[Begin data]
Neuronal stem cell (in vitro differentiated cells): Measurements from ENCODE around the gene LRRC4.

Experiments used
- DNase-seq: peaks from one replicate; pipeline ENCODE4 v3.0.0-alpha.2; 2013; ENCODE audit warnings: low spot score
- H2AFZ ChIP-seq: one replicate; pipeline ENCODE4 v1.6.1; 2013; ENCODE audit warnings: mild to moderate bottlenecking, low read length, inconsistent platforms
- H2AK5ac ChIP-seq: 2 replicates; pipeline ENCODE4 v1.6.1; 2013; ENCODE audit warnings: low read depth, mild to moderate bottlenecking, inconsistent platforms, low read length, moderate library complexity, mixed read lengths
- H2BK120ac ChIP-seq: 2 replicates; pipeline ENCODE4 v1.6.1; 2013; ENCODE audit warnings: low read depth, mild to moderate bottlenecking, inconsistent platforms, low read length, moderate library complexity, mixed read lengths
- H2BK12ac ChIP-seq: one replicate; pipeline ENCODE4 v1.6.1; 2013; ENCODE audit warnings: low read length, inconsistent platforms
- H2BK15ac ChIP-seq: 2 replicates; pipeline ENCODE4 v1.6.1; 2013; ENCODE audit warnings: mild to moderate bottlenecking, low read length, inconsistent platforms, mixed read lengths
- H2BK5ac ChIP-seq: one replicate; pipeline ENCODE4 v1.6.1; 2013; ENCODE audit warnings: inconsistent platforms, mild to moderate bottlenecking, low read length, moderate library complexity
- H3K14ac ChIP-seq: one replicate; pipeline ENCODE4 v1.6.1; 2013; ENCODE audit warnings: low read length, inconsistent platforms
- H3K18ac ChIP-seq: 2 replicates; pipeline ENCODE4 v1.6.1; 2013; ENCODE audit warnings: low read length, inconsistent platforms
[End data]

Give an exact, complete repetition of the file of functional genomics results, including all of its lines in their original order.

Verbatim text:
Neuronal stem cell (in vitro differentiated cells): Measurements from ENCODE around the gene LRRC4.

Experiments used
- DNase-seq: peaks from one replicate; pipeline ENCODE4 v3.0.0-alpha.2; 2013; ENCODE audit warnings: low spot score
- H2AFZ ChIP-seq: one replicate; pipeline ENCODE4 v1.6.1; 2013; ENCODE audit warnings: mild to moderate bottlenecking, low read length, inconsistent platforms
- H2AK5ac ChIP-seq: 2 replicates; pipeline ENCODE4 v1.6.1; 2013; ENCODE audit warnings: low read depth, mild to moderate bottlenecking, inconsistent platforms, low read length, moderate library complexity, mixed read lengths
- H2BK120ac ChIP-seq: 2 replicates; pipeline ENCODE4 v1.6.1; 2013; ENCODE audit warnings: low read depth, mild to moderate bottlenecking, inconsistent platforms, low read length, moderate library complexity, mixed read lengths
- H2BK12ac ChIP-seq: one replicate; pipeline ENCODE4 v1.6.1; 2013; ENCODE audit warnings: low read length, inconsistent platforms
- H2BK15ac ChIP-seq: 2 replicates; pipeline ENCODE4 v1.6.1; 2013; ENCODE audit warnings: mild to moderate bottlenecking, low read length, inconsistent platforms, mixed read lengths
- H2BK5ac ChIP-seq: one replicate; pipeline ENCODE4 v1.6.1; 2013; ENCODE audit warnings: inconsistent platforms, mild to moderate bottlenecking, low read length, moderate library complexity
- H3K14ac ChIP-seq: one replicate; pipeline ENCODE4 v1.6.1; 2013; ENCODE audit warnings: low read length, inconsistent platforms
- H3K18ac ChIP-seq: 2 replicates; pipeline ENCODE4 v1.6.1; 2013; ENCODE audit warnings: low read length, inconsistent platforms